During this unit. I like to stage the progression of difficulty. I begin by asking students to verify identities that can be simplified using the fundamental identities. As they gain confidence, I add problems that require more algebra techniques. Today's bell work introduces students to the use of factoring in verifying a trig identity.
I give students a couple of minutes to think about the problem. I usually have a student that will see that both sides of the equation are in the form of a difference of squares. Many students will not see the algebraic structure of the problem. Once students are able to factor the students will quickly see how one of the factors is a Pythagorean Identity and can then verify the identity.
I begin working with students by asking questions to guide their thinking. My questions include:
The second question confounds some students. I find that if students do not quickly recognize that the expression can be factored, they end up deep in the weeds. Some students who see the opportunity to factor may hesitate because of the trigonometric functions. To help students see the underlying structure, I will model algebraic substitution as shown on the right side of page 2 of even odd bell. This simplification helps most of my students. I encourage them to recognize this and consider it as a useful problem solving tool: use algebra to change a difficult problem to a simpler problem you can can solve. After we factor the algebra expression I go back to the original identity and factor that expression. After completing the factoring the students realize that a factor is an identity and complete the verification.
Before concluding this section of the lesson, I will ask the class how this identity was different than the ones they had done previously. I let the student know that many identities require using algebra techniques learned in prior courses. These techniques include factoring, finding common denominators and multiplying by a conjugate.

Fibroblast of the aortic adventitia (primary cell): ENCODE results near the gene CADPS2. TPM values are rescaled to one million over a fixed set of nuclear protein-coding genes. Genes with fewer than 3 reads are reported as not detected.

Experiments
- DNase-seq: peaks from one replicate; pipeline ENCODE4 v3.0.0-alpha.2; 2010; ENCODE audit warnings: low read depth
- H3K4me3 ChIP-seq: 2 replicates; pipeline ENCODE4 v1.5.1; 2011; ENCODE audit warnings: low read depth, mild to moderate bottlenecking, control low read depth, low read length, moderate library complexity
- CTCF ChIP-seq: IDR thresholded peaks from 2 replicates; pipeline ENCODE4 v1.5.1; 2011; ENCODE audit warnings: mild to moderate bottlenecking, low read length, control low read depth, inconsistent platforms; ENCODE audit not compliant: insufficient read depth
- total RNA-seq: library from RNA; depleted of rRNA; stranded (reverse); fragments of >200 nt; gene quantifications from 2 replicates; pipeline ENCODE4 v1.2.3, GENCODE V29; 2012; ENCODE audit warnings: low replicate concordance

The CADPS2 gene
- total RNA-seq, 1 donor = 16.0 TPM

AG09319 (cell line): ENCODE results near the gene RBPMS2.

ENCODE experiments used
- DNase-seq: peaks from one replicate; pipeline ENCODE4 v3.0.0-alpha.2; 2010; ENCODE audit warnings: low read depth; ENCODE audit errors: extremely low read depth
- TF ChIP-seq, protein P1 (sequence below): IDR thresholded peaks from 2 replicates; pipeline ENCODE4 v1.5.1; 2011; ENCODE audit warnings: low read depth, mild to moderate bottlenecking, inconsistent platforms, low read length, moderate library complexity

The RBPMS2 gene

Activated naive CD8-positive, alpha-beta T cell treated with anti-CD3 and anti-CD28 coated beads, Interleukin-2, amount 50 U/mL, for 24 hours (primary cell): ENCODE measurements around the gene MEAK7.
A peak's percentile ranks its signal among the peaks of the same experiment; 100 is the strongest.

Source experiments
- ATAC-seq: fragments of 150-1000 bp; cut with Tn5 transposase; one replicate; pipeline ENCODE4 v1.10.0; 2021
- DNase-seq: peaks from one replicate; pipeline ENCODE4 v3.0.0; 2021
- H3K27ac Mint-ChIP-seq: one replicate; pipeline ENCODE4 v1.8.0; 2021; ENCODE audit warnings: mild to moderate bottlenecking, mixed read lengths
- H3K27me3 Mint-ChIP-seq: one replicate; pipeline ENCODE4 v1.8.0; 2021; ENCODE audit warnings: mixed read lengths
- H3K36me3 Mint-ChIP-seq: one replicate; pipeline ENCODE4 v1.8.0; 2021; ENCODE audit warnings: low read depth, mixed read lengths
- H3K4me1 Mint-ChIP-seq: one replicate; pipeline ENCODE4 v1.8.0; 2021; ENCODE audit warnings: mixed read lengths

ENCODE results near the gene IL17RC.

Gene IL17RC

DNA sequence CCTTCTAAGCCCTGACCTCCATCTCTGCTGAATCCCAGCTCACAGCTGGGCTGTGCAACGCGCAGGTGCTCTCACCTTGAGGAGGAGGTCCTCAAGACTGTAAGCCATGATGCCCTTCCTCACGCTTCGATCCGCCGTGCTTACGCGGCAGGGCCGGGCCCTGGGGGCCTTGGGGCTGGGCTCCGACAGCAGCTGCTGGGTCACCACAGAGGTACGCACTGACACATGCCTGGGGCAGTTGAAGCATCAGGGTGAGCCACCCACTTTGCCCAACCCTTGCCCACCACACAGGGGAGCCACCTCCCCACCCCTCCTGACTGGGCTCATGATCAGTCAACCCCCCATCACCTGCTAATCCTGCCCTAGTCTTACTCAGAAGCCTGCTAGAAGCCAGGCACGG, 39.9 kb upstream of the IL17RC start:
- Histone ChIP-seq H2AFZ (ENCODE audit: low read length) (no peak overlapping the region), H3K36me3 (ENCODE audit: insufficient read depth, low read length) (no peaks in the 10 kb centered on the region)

In this section of the lesson, I will be using the even and odd functions to develop the sum and difference formula for sine, cosine and tangent. I always like to start by reviewing the general definitions of even and odd functions.
My class introduces the idea of even and odd trigonometric functions in Unit 4 (Trigonometric Functions as Real Valued Functions), but my students often find this concept very challenging. The activity in this lesson is designed to help students discover why cos(-x)=cos x and sin(-x)=-sin x. IN order to anchor the conversation in students' prior knowledge, I use a circle on the coordinate plane as a model. If students struggle with the meaning of the variables of x, y and r, I will work with specific points. I usually use (3,4) and (3, -4) because most of my students know the value of r when x = 3 and y = 4.
After about about 10 minutes I bring the class back together. We write the even odd identities on the board. I remind my students to add these identities to their reference sheet.
I ask the students "Why doesn't the value of cosine change?" On page 2 of even odd identities, I include the diagram that accompanied a student's response to this question. The student explained that the y-value is the only value that changes when we rotate in the opposite direction. This means that only the functions that involve y will have values that change sign. This is a great example of a student seeing structure and using it to reason.
I also want students to see how this works graphically. On page 3, I make a sketch of sine theta and cosine theta. I show the students how cosine is reflective about the y-axis. We compare this to y=x^2. I define this type of function as an even function. I develop a similar explanation for sine and how it is an odd function.
Once an identity has been developed students need to work with them. I begin the work by working with numbers first and then with verifying identities.
The first example makes the students find sin x by using the new identities. It is important for students to realize when we are find the values of an angle we are not wanting the trig value of the opposite angle. Page 2 shows how the students worked the problem.
After doing a finding values problem I give the students an identity to verify. Page 3 has the example I used. Students were able to verify the identity quickly since it did not require algebra techniques to verify.
Since the work in this unit is challenging and highly detailed, to end today's class I give the students time to work on problems from prior classes.
I also tell the students that we will be having a quick quiz over verifying identities. The students may use a reference sheet that has the identities but no examples can be on the sheet.